Battle of Coyotepe Hill
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Battle of Coyotepe Hill
Battle of Coyotepe Hill
Part of the Nicaraguan civil war (1912), Occupation of Nicaragua, Banana Wars
El Coyotepe 2.jpg
Two Marines with Coyotepe Hill in the background in October 1912.
Date3-4 October 1912
Result American victory
 United States Flag of Nicaragua.svg Rebels
Commanders and leaders
United States Joseph H. Pendleton
United States Smedley Butler
Flag of Nicaragua.svg Benjamín Zeledón
850 marines
100 sailors
2 artillery pieces
350 militia
4 artillery pieces
2 forts
Casualties and losses
4 killed
10 wounded
32 killed

The Battle of Coyotepe Hill was a significant engagement during the United States occupation of Nicaragua from August through November 1912 during the insurrection staged by Minister of War General Luis Mena against the government of President Adolfo Díaz.

Coyotepe is an old fortress located on a 500-foot hill overlooking the strategic railroad line near Masaya roughly halfway between Managua and Granada, Nicaragua.


On the 2 to 4 October 1912, a Nicaraguan rebel force led by General Benjamín Zeledón occupying Coyotepe and another hill, Barranca fort, overlooking the strategic rail line, refused to surrender to government troops under President Adolfo Díaz.[1]:152U.S. Marine Major Smedley Butler's marine battalion, that Zeledón's rebels had skirmished with on the 19 September returned from its capture of Granada, Nicaragua on the 3 October and shelled the rebel stronghold on Coyotepe.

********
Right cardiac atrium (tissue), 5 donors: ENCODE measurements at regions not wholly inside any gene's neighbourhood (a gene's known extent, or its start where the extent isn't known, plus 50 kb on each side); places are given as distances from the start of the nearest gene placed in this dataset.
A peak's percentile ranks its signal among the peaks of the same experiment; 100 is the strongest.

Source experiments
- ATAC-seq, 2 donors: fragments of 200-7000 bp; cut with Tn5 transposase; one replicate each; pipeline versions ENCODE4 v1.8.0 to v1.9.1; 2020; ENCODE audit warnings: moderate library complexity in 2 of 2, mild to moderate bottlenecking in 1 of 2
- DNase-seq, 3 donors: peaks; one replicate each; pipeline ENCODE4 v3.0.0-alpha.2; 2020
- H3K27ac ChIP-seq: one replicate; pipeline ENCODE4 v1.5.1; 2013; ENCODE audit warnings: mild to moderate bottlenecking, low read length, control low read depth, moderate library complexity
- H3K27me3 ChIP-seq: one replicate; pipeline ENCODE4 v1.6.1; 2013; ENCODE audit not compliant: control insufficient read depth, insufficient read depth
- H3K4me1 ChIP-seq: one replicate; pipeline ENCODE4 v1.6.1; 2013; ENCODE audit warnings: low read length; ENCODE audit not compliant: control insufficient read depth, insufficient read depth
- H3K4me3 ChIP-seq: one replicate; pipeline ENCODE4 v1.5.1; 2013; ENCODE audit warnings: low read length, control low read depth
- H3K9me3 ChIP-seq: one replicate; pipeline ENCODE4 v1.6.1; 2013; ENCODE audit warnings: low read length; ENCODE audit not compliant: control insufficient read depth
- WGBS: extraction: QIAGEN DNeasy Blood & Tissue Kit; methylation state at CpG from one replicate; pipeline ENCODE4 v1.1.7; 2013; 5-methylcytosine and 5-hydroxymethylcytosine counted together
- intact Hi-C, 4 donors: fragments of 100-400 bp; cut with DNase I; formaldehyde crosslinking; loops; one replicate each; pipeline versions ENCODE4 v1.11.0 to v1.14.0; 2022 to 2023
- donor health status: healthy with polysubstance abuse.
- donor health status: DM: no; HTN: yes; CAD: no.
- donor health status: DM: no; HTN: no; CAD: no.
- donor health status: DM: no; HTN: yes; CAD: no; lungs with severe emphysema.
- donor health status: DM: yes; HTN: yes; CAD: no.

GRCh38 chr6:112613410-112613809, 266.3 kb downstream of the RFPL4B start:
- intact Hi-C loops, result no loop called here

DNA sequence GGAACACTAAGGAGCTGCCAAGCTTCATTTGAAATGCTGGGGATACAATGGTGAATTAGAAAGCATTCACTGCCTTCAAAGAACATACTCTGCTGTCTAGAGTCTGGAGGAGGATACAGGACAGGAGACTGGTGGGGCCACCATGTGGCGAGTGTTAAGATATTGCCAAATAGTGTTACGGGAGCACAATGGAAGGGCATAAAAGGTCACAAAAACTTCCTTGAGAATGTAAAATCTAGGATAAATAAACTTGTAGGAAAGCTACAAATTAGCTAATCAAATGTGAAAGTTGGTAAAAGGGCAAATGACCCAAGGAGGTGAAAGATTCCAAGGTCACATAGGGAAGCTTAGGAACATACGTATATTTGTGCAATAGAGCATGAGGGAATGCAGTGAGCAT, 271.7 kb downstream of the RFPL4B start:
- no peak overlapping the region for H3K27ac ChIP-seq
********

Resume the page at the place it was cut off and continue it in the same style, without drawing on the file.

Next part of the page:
During pre-dawn hours on the 4 October Butler's battalion, in concert with two marine battalions and one from the USS California led by marine Colonel Joseph H. Pendleton converged from different positions to storm the hill and capture it. Zeledón was killed during the battle, probably by his own men.[1]:153


Coyotepe Fortress entrance

With the capture of León, Nicaragua two days later by U.S. Marines and the recapture of Masaya by Nicaraguan government troops, the Nicaraguan revolution of 1912 was essentially over.[2]

See also


  1. ^ a b Musicant, I, The Banana Wars, 1990, New York: MacMillan Publishing Co., ISBN 0025882104
  2. ^ American Naval History, An Illustrated Chronology of the U.S. Navy and Marine Corps, by Jack Sweetman, p. 114

  This article uses material from the Wikipedia page available here. It is released under the Creative Commons Attribution-Share-Alike License 3.0.



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